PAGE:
Saturday, September 15, 2012

Big Finish: Energy of the Daleks - AudioReview

Article author: Alwyn Ash

Doctor Who: Fourth Doctor Adventures 1.04.

Founded in 1998, it was a relief for fans of Doctor Who when a license to produce official audio plays was awarded to Big Finish, their first story to be produced in this new range: The Sirens of Time (1999), a multi-Doctor adventure bringing together actors Peter Davison, Colin Baker and Sylvester McCoy. It was to be the perfect alternative to a series that had been brought to an end in 1989 after twenty-six years on television.

It is sad to think that actor Jon Pertwee had only died three years earlier, and there is absolutely no doubt, in this reviewer's mind at least, that this great man would have contributed to the birth of this new venture for the Doctor and his companions, there is no doubt about that.

Another Doctor who could have embraced the role further was actor Tom Baker; however, it looked as if the man who had played the Time Lord the longest would not find, or wish to find, a place in this long line of tales brought magically to life by a company that would go on to produce other works including Sapphire and Steel, Dark Shadows, Sarah Jane Smith, Bernice Summerfield, and, more recently, a revival of Blake's 7 for audio.

Storm Warning (a tale of His Majesty's Airship, the R101) would signal a return to Doctor Who for Paul McGann, the man who had been tasked with the portrayal of the Eighth Doctor for the 1996 television movie.

And so back to Tom Baker, and the news that was to be announced in 2011. Though not the first to be released, Energy of the Daleks was the first to be recorded by the Big Finish team, which included Louise Jameson (reprising her role as Leela), Alex Lowe, Mark Benton (no relation to Sergeant Benton, I can assure you!), Caroline Keiff, Dan Starkey, John Dorney; and the voice of Skaro's finest, Nicholas Briggs. Was it a sensible choice to bring back the Daleks alongside Baker's first audio adventure for Big Finish? Simple answer: Yes, absolutely! It almost evokes the exact same shivers that I experienced with McCoys The Genocide Machine - almost, if it had only been that little bit longer... (Energy comes in at approx 60 minutes compared to Genocide's 120 minutes)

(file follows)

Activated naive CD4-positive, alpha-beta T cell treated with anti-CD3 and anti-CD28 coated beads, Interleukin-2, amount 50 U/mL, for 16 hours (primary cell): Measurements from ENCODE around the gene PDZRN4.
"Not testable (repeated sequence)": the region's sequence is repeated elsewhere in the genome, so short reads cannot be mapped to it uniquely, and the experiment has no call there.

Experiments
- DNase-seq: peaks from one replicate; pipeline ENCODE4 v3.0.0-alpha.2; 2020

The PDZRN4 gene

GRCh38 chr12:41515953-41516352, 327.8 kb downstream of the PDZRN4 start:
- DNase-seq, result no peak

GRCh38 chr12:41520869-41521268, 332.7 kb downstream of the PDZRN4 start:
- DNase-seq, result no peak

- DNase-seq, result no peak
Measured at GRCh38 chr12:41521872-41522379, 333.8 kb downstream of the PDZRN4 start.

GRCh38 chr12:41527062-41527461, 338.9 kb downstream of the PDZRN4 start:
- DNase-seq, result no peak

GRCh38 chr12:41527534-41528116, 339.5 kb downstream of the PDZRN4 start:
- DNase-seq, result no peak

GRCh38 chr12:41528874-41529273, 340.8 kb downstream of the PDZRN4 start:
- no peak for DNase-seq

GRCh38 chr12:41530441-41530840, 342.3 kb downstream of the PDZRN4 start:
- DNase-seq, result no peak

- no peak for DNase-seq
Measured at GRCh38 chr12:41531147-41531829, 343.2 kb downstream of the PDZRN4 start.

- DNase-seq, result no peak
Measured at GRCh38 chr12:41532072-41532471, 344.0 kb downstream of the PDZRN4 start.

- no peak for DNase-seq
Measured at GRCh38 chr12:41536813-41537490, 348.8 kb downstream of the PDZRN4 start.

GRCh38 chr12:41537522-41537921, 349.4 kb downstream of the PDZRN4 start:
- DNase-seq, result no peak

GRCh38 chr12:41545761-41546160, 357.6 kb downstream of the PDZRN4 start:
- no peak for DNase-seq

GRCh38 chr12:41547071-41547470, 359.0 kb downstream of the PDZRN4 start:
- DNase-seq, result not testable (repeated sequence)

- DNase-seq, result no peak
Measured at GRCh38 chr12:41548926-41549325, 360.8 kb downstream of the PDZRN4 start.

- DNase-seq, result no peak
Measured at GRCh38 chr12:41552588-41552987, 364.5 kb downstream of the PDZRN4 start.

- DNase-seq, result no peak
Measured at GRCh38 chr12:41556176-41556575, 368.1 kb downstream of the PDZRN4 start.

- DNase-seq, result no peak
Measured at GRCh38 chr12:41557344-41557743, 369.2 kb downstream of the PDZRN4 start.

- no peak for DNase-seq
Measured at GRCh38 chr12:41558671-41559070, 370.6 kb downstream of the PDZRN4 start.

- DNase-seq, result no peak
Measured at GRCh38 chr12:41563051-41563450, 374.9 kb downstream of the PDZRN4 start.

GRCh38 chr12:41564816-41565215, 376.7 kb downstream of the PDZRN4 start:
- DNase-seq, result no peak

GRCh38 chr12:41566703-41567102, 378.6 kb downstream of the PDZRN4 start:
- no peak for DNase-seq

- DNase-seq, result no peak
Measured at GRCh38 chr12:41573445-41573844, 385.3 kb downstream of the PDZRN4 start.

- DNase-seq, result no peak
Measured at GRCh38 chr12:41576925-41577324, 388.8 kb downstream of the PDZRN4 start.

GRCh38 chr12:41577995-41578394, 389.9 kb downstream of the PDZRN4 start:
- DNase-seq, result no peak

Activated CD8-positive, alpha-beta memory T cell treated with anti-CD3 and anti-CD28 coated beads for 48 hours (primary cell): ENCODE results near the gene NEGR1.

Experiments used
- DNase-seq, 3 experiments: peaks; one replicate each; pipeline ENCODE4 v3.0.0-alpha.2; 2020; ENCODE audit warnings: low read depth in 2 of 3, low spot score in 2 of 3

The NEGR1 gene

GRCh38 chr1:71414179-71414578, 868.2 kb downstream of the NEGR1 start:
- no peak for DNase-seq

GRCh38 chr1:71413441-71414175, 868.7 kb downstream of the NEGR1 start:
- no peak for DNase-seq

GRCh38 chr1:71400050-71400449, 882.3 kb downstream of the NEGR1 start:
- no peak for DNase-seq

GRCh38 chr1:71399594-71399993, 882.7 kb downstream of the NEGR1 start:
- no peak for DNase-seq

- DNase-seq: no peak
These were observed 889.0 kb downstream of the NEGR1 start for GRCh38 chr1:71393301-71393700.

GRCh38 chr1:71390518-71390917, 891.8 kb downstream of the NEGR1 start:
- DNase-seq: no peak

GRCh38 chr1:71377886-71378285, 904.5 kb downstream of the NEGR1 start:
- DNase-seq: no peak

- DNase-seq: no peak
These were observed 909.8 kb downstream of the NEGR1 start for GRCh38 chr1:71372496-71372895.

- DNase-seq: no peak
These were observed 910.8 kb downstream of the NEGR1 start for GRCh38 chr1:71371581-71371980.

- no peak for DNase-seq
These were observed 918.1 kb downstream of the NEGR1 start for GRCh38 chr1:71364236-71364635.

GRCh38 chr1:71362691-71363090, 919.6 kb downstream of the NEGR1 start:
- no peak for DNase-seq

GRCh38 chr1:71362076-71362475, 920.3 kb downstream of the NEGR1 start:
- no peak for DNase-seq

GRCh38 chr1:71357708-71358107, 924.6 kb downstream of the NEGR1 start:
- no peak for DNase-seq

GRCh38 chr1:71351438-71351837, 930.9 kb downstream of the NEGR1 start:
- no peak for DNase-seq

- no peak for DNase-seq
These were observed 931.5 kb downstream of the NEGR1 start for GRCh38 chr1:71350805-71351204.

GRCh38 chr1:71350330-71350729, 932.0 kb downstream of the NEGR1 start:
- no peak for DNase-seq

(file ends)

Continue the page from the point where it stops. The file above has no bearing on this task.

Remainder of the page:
That aside, there is much to admire about Nick Briggs' tale of the Kaled creatures plotting Mankind's downfall - yes, another fiendish plot - aided by Andy Hardwick's excellent music score and sound design. And, honestly, there will always be a place in this reviewer's heart for both Baker and Jameson, together as the Fourth Doctor and Leela. For the latter, it is indeed a thrill to see (or in this case, hear and imagine...) how the Doctor's companion takes on the might of the Daleks, a psychological battle in which Leela refuses to submit her will to the enemy. Knife at hand, she has always been one of the strongest to accompany the Doctor and it is a pleasure to rejoin the lovely Jameson for further travels.

It is also remarkable to note that Jameson had never featured in a Dalek story before, during her time on television, and so it feels only right that that mistake be rectified.

The tale of energy, friendship, and potential genocide (did I mention The Genocide Machine earlier?) has the correct balance to play with, enhanced by nostalgia and a feeling that this is a lost adventure, one of those that had been written during Baker's original occupation of the TARDIS in his seven-year run and had not, for whatever reason, been filmed. The Earth-Moon setting also inspires thoughts of the Patrick Troughton era and Cybermen. This has "Classic" written all over it - and yes, I do differentiate between Classic and Nu-Who!

Though short in length, Energy takes bold brisk steps, never pausing for breath and making the most of its use with both scene and character. The re-introduction of Robomen nicely reflects the magic of William Hartnell's The Dalek Invasion of Earth (1964) while permitting a brief recollection of Mark Gatiss's Roboman as heard in The Mutant Phase, another Big Finish production from 2000.

This outing for Baker and Co. has enough energy of its own to pack a punch and will surely be a favourite with fans for many years to come? Though it has some negatives and faults - yes, even Energy - it is unfair to criticize, as where would we be without our Fourth Doctor and Leela in audio? There are already plenty of possibilities for this pairing - including what will be Mary Tamm's last appearance as Time Lady Romanadvoratrelundar in another season of stories!

It is indeed sad that Elisabeth Sladen never had the opportunity to once more share in this pleasurable journey with co-star Tom Baker. I only hope that the Daleks aren't overused during Baker's time with Big Finish, although it will be an honour to experience the magic of Baker and Tamm in The Dalek Contract (featuring K9), expected for release in 2013.

It had been a long wait. But, in the end, the result of a Doctor at his best - marvellously acted by an equally marvellous actor - makes this a moment that all fans should experience. Further reading: Big Finish